Goulburn Broken CMA staff are liaising with partner agencies to monitor water quality in creeks, rivers and wetlands across the catchment after two months of average to below-average rainfall and run-off.
“With forecasts of another couple of dry months ahead, there is a strong chance that flows in many of the smaller creeks and some Goulburn and Broken River tributaries will be very low or may even stop,” Mr Casanelia said.
The main risk to native fish is a drop in oxygen levels in the water and becoming stranded in small, unconnected pools.
“Native fish and other aquatic wildlife generally try and move to shaded areas and deeper water during warmer weather, which is why the work we’ve done with the community to re-snag and revegetate waterways is so important,” Mr Casanelia said. “Improving and protecting the bank vegetation that provides this valuable shelter was the main reason water for the environment was delivered along the lower Goulburn River recently. Reedy, Black and Gaynor swamps and Kinnaird’s wetland have also received water for the environment this year and they will provide valuable refuge for wildlife if conditions do remain hot and dry.”
Mr Casanelia said similarly dry conditions were experienced in late 2015/early 2016 and sections of a number of creeks, including Seven and Hughes, dried out.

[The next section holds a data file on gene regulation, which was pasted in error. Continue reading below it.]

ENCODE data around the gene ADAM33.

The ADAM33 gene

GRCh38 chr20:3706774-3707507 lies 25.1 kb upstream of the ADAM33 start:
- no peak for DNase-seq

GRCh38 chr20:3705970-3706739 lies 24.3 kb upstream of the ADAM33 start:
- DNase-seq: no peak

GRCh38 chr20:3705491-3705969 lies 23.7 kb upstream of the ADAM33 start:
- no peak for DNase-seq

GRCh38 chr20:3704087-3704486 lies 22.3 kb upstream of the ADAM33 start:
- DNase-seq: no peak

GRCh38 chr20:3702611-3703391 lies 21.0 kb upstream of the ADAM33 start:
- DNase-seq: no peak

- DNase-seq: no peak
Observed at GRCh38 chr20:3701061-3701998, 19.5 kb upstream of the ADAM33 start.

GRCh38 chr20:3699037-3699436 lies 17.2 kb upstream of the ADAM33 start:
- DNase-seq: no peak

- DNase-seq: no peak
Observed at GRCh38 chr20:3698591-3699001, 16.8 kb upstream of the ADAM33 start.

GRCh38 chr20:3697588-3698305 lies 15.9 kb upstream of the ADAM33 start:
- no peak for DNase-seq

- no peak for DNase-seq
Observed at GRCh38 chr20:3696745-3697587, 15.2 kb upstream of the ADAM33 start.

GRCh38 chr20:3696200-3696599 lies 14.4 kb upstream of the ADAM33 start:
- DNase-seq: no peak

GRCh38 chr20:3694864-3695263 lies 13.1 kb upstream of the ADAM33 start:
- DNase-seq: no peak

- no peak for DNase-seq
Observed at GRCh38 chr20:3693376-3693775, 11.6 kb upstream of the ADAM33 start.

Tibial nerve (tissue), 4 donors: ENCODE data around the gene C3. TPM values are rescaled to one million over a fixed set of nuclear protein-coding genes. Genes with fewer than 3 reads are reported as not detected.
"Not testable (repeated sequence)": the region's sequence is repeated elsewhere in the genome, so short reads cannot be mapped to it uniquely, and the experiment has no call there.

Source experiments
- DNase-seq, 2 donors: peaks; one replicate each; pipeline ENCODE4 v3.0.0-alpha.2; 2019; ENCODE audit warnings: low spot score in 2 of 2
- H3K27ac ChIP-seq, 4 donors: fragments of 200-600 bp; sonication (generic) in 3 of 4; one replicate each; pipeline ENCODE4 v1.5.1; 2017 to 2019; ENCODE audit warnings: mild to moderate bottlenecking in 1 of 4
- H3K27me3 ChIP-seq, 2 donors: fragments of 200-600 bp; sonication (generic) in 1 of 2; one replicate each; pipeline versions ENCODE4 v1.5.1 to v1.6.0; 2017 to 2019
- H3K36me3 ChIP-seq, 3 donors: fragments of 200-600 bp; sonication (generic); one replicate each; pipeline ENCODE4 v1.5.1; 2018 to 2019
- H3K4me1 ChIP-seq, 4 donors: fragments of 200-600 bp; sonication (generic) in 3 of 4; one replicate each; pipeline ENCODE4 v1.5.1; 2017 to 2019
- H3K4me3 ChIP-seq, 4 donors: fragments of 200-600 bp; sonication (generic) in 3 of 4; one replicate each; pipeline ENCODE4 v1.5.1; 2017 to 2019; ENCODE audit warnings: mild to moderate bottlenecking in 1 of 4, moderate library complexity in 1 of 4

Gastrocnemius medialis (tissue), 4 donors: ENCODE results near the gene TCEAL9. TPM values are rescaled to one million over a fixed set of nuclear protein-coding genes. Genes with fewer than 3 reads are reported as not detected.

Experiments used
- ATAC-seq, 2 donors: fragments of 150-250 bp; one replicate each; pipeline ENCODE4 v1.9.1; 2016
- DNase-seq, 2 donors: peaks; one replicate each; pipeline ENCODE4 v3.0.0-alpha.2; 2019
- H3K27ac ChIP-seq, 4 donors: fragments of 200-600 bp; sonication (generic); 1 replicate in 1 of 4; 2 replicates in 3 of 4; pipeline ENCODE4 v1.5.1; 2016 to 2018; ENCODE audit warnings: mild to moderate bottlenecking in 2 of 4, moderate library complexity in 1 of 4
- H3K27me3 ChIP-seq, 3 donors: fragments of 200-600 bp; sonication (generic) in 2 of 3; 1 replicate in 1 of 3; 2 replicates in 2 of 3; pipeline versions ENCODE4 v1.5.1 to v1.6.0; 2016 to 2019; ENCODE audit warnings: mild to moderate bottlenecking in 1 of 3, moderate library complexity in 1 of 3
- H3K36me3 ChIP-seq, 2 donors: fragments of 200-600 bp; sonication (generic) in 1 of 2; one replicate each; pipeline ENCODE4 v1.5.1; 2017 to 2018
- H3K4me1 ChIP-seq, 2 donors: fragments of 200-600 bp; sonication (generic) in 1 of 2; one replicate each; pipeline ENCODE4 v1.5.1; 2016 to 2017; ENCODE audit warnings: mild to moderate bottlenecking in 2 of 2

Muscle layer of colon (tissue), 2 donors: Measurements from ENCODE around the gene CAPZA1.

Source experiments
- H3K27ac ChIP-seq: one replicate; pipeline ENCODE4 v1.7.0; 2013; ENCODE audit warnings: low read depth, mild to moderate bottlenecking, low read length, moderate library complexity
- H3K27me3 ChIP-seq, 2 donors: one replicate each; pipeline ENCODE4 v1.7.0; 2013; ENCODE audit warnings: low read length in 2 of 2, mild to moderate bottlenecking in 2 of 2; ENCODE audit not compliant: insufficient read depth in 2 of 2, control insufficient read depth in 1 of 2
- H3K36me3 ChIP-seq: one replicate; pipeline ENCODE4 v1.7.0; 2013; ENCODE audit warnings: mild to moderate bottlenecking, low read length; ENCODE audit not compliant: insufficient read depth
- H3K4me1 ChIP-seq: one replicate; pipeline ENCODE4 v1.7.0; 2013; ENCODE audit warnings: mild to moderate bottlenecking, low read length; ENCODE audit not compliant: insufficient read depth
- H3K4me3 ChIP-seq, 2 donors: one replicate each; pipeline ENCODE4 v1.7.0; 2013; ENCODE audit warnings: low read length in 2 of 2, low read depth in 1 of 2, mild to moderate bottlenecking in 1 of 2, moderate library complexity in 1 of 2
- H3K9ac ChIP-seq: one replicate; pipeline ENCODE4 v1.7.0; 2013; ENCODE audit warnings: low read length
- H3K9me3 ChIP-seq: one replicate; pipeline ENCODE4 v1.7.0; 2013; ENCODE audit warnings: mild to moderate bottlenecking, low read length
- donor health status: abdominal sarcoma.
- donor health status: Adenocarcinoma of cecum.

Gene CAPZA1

“Unfortunately we may see this happen again,” he said. “We are also monitoring Broken River and the upper Broken Creek as there has been little or no inflows or run-off into these waterways in recent months.”
There is also an increased chance of blackwater if there are heavy summer storms.
“This is most likely to occur if there is heavy rain and flash flooding in the Strathbogie area and surrounding floodplains, which can wash leaf litter and other debris into the creeks that then flow into the Goulburn River,” Mr Casanelia said.
The last time there was a blackwater event in the Goulburn River was in January 2017. Fortunately, extra water was available and was released from Goulburn Weir to help improve water quality. Environmental flows since have also helped native fish populations bounce back.
Information about activities Goulburn Broken CMA supports to improve waterway health can be found at www.gbcma.vic.gov.au or phone 5822 7700. Information on river and stream flows can be accessed via the Bureau of Meteorology’s website www.bom.gov.au